By: Sander Sassen
I was at a computer convention a few weeks ago talking to some of my colleagues when the editor in chief of a leading printed publication walked up to me and asked whether I own an iPod. I hesitated to reply for a moment as we were in the middle of a conversation which he interrupted. I paused for a moment longer to look at him once more; he didn’t strike me as a stereotype iPod user that you see on MTV, he simply lacked the bling-bling and he was not in his teens or twenties anymore. I then proceeded to tell him, with the eyes of my fellow journalists fixed on me in a gaze, that I do not own an iPod as I simply have no use for it. ‘You don’t have a use for it?’ he blurted out, his eyebrows raised as if he was puzzled why someone that intimate with computers would not want to own something as hip and fashionable as an iPod. He laughed and walked off to join his friends at their table and kept glancing our way when he told them that I don’t own an iPod as I have no use for it.
My fellow journalists that moments before the interruption were discussing intricate details about pixel pipelines used in graphics processors all looked at me funny, then one of them broke the silence and said ‘Did that guy just brag about owning an iPod?’. We all burst out in laughing; apparently the idea of a guy in his mid-30s bragging about owning an iPod struck us all as a bit childish. But what we’ve just witnessed is the sheer power of Apple marketing, the iPod being the must-have gadget for every teen or fashionable person in their 20s. But their marketing strategy has apparently also influenced the, perhaps subconscious, minds of other people that want to own a cool gadget, no matter whether they have any use for it but just to be able to hang with the crowd or own something that is considered cool by the vast majority of people apparently has appeal too.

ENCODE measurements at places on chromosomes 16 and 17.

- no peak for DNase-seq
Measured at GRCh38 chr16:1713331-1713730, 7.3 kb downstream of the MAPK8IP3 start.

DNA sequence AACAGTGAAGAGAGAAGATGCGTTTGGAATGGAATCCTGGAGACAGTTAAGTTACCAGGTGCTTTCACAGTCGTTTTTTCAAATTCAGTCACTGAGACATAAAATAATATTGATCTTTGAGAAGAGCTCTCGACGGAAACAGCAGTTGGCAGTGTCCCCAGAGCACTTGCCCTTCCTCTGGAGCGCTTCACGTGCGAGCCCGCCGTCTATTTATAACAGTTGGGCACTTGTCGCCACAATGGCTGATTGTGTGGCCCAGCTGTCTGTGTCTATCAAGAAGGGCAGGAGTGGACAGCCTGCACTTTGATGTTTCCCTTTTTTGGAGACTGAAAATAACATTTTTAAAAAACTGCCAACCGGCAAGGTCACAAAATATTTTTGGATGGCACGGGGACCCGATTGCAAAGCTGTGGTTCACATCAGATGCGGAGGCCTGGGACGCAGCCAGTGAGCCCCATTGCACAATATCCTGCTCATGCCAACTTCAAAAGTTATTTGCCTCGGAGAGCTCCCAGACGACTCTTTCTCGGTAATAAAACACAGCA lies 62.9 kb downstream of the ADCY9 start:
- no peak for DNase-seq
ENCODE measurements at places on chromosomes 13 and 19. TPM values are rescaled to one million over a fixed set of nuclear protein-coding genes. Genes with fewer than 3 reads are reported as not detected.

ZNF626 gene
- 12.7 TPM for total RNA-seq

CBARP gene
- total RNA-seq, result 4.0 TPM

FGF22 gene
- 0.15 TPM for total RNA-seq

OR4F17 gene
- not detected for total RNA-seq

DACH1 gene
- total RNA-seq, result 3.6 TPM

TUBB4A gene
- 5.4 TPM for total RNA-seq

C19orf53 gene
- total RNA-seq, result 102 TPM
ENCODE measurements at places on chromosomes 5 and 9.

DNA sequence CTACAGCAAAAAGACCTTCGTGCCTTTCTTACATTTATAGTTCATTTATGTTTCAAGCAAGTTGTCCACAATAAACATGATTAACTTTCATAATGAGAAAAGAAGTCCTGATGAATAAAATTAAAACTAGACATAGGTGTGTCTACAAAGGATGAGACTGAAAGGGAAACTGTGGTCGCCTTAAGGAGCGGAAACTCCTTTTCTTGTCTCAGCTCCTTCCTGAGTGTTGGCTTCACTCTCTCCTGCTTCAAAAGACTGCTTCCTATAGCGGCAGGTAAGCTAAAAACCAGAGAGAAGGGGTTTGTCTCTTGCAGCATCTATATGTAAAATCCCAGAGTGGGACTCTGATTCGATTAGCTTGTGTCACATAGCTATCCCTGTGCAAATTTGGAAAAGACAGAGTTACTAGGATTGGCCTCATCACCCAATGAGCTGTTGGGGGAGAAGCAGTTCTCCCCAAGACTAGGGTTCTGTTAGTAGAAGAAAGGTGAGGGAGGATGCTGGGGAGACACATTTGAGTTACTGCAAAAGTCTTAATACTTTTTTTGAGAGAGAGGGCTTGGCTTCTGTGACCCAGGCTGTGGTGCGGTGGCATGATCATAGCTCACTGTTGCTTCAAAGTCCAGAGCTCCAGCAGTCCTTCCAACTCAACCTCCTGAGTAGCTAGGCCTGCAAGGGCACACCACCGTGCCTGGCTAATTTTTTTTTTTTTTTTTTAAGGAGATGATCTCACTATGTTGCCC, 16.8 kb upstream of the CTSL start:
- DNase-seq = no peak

A few days ago, shortly after the launch of the Mac mini, I witnessed something remarkably similar. I attended a press briefing with a few fellow journalists and one of the marketing specialists of the company presenting their new products asked us what companies we feel will make an impact on personal computing this year. Three out of four journalists that were in this conversation replied with ‘Apple’. Obviously the marketing specialist asked why and again all journalists gave a somewhat similar reply. The launch of the Mac mini as a fashionable mini-PC, an iPod on steroids that can also be used to check email, surf the web or burn your iPod songs to DVD or CD is targeted at exactly the same audience that bought an iPod. This strategy, and the low price of the Mac mini, will likely create a demand much like we’ve seen with the iPod.
I sat there baffled, quietly sipping my drink wondering whether I was the only one privy to that conversation that does not buy products because they’re cool and hip, but because they’re functional and of use to me. But then the ominous question was raised again, much like a few weeks ago; whether I own a Mac mini or would consider buying one? Again I replied that I don’t have use for it, but now being faced with different, questioning looks from my fellow journalists. Apparently this new Apple gadget was geeky enough for them to want to own one. Apparently something that was not cool, hip and fashionable before – a personal computer – has suddenly become just that and they had every intention to buy one to be able to identify themselves with the cool, hip and fashionable image Apple has been touting for the iPod and now the Mac mini.
So has Apple got an ace up their sleeves with the Mac mini? Potentially yes, especially if they are going to promote it in much the same way as the iPod and by the looks of it they are. This will not bode well for all of the not-so-cool-looking computers that are now sold by manufacturers such as Dell. If the Mac mini indeed sees strong sales this will likely spawn a whole new breed of mini PCs, styled much like the Mac mini, but with PC hardware at work inside. I doubt things will be ‘easy as Dell’ for the PC manufacturers though, as much like Creative Labs with their Zen, it will not be easy to dethrone Apple. In the end Apple’s marketing strategy for the iPod is all about owning something hip, cool and fashionable and is now also being applied to the Mac mini, and much like there’s only one Gucci, there can only be one Apple.